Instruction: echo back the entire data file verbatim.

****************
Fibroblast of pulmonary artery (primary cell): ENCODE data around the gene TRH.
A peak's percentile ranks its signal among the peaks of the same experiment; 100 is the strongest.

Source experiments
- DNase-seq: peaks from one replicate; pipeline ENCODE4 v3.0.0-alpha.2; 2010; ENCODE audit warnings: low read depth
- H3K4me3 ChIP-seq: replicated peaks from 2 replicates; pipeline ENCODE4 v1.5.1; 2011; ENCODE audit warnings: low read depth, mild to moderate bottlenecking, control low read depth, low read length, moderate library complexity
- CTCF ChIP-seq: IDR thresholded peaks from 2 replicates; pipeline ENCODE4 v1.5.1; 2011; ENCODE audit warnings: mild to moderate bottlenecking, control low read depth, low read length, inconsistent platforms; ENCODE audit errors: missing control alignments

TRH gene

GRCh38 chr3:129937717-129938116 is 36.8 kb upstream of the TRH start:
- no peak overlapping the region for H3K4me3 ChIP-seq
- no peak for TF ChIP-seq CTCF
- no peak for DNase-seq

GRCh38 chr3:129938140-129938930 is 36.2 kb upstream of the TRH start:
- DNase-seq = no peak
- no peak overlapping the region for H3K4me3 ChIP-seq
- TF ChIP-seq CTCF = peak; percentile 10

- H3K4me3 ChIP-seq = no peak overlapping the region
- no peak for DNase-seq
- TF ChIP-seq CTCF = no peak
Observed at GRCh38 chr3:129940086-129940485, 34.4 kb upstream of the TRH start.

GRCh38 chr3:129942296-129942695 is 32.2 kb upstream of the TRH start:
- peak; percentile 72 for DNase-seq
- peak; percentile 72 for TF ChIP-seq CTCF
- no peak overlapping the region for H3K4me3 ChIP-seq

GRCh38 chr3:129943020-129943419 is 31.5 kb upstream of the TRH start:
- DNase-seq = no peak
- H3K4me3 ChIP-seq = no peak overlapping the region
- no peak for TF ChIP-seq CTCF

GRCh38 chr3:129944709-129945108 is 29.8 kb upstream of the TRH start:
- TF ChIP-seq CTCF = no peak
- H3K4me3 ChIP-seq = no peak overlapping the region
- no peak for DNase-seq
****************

Fibroblast of pulmonary artery (primary cell): ENCODE data around the gene TRH.
A peak's percentile ranks its signal among the peaks of the same experiment; 100 is the strongest.

Source experiments
- DNase-seq: peaks from one replicate; pipeline ENCODE4 v3.0.0-alpha.2; 2010; ENCODE audit warnings: low read depth
- H3K4me3 ChIP-seq: replicated peaks from 2 replicates; pipeline ENCODE4 v1.5.1; 2011; ENCODE audit warnings: low read depth, mild to moderate bottlenecking, control low read depth, low read length, moderate library complexity
- CTCF ChIP-seq: IDR thresholded peaks from 2 replicates; pipeline ENCODE4 v1.5.1; 2011; ENCODE audit warnings: mild to moderate bottlenecking, control low read depth, low read length, inconsistent platforms; ENCODE audit errors: missing control alignments

TRH gene

GRCh38 chr3:129937717-129938116 is 36.8 kb upstream of the TRH start:
- no peak overlapping the region for H3K4me3 ChIP-seq
- no peak for TF ChIP-seq CTCF
- no peak for DNase-seq

GRCh38 chr3:129938140-129938930 is 36.2 kb upstream of the TRH start:
- DNase-seq = no peak
- no peak overlapping the region for H3K4me3 ChIP-seq
- TF ChIP-seq CTCF = peak; percentile 10

- H3K4me3 ChIP-seq = no peak overlapping the region
- no peak for DNase-seq
- TF ChIP-seq CTCF = no peak
Observed at GRCh38 chr3:129940086-129940485, 34.4 kb upstream of the TRH start.

GRCh38 chr3:129942296-129942695 is 32.2 kb upstream of the TRH start:
- peak; percentile 72 for DNase-seq
- peak; percentile 72 for TF ChIP-seq CTCF
- no peak overlapping the region for H3K4me3 ChIP-seq

GRCh38 chr3:129943020-129943419 is 31.5 kb upstream of the TRH start:
- DNase-seq = no peak
- H3K4me3 ChIP-seq = no peak overlapping the region
- no peak for TF ChIP-seq CTCF

GRCh38 chr3:129944709-129945108 is 29.8 kb upstream of the TRH start:
- TF ChIP-seq CTCF = no peak
- H3K4me3 ChIP-seq = no peak overlapping the region
- no peak for DNase-seq